You also might know EFO, with popular movies like Rambo, Lone Survivor, and Escape Plan.

So what's Helios up to?

It's called MoviePass Films, but you can call it a long-term, Hail Mary for MoviePass. Burning this much cash has brought nearly 3 million users into the company's ecosystem. Now it just needs to monetize...

With EFO it can:

(1) Generate revenue through its library of movies.

(2) Start producing its own movies for theaters and digital streaming.

Its first movie, American Animals (which it acquired the rights to), hits theaters Friday.


Dick’s Comes Out Blazing Without Firearms

Don't mix business and politics, they said.

Of course, that didn't stop Dick's CEO Ed Stack from taking a hardline stance on gun control in Q1. Dick's raised its minimum age of purchase to 21 and stopped selling assault-style rifles at its Field & Stream hunting locations.

The result? Pro-gun activists were up in arms, investors expected lower sales, and Dick's proved them all wrong...

  • Sales rose 4.6% from a year ago. Profit climbed 3.2% to $60 million.
  • Dick's boosted full-year guidance and shares popped 26%.

Connecting the dots: Ed Stack deserves a pat on the back, but he's still racing against the retail clock. Same-store sales fell 2.5% and lower gun sales during hunting season could pinch the top line.


Technology Is Incredible: Tesla Model 3 Edition

Wondering why Tesla (+2.81%) is valued like a tech company? Here’s one reason.

May 23: Consumer Reports (CR) did not recommend the Tesla Model 3 in part because of poor braking performance (taking more distance to stop than a Ford F-150). Musk told CR he'd fix the issue.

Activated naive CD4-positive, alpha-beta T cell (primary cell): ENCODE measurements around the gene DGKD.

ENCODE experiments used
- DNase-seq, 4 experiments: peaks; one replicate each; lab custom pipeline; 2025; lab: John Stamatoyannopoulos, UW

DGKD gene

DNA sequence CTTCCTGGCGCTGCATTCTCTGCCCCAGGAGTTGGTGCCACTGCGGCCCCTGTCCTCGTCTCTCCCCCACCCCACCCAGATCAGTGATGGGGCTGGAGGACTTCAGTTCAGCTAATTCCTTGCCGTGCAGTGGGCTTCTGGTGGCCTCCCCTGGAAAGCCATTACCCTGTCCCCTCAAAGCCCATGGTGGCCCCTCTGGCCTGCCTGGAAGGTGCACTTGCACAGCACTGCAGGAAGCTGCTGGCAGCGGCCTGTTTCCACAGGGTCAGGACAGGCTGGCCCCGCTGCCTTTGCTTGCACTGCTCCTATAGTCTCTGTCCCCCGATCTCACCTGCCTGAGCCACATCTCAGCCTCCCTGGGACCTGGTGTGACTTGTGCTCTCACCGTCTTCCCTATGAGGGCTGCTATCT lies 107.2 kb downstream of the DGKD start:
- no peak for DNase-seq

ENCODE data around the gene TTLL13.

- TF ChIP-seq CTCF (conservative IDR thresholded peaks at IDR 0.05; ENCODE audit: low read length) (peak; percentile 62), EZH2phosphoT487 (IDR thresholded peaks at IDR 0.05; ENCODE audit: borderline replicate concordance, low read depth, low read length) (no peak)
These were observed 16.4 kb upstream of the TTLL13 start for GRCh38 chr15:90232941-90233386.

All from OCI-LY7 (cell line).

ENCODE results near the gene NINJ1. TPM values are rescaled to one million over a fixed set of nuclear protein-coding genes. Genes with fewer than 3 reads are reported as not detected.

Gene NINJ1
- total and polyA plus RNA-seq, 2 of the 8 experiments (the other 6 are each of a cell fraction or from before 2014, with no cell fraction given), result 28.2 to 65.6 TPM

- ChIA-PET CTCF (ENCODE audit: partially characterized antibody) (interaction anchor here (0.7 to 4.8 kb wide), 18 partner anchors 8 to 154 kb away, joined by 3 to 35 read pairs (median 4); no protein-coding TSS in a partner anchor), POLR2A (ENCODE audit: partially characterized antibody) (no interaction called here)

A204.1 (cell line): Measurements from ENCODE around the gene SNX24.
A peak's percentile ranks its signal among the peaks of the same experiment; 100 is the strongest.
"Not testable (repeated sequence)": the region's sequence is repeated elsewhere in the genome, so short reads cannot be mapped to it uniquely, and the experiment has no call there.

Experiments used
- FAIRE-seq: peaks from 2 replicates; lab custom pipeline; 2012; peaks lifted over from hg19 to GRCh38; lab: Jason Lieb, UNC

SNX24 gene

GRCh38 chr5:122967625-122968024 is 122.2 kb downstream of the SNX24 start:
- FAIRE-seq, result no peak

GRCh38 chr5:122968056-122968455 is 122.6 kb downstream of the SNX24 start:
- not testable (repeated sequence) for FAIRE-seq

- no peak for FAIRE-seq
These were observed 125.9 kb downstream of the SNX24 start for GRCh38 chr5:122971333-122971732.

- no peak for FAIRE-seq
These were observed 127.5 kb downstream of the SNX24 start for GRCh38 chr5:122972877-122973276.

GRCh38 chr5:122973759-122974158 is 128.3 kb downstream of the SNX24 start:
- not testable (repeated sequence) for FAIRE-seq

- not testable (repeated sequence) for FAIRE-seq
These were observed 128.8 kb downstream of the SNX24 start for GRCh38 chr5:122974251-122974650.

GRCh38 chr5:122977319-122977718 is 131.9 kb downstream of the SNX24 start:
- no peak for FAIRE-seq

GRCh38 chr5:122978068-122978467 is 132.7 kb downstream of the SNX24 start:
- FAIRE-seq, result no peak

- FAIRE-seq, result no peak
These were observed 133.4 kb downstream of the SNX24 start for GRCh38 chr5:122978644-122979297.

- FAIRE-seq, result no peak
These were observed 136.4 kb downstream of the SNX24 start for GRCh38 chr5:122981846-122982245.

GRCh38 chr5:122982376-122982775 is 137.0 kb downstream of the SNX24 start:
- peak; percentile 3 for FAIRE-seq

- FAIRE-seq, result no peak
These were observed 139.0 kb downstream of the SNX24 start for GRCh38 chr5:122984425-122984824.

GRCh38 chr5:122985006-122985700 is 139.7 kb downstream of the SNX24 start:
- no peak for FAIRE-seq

Only one week later: CR tested the Model 3 again and found that the car's braking distance improved by 19 ft. That's enough for a stamp of approval.

So...what happened? Tesla sent an over-the-air software update that—once downloaded—improved braking performance on its high-tech vehicle.

Mic drop, from CR's head of auto testing: "I've been at CR for 19 years and tested more than 1,000 cars...and I've never seen a car that could improve its track performance with an over-the-air update."


  • Fox (+0.03%) and Disney (+0.29%) set a date of July 10 for a shareholder vote on Disney's proposed acquisition of $52 billion of Fox assets. Comcast, the clock is ticking...
  • Singapore Airlines will fly the world's longest commercial flight from Singapore to Newark in October. How long are we talking? 18 hours and 45 minutes.
  • Tronc, a newspaper conglomerate, just acquired Virginia's biggest newspaper, The Virginian-Pilot, for $34 million.
  • Coffee Meets Bagel, a popular dating app, raised $12 million to expand internationally.


Excel from Beginner to Advanced on Udemy—Every business pro needs the tools of a business pro. With this course, you'll be summing columns in no time, making PivotTables that'll make your eyes pop, and even dabble in some Macros.

+ For those savvy Excel users looking for a challenge: Try this course on for size.

Two hundred people in an auditorium are asked to think of a single digit number from 1 to 9 inclusive and write it down. All those who wrote down a prime number are now asked to leave. Ninety people remain behind in the hall. How many of these are expected to have written down an odd number?

(Answer located at bottom of newsletter)

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Breakroom Answers

Brain Teaser
36 (Explanation)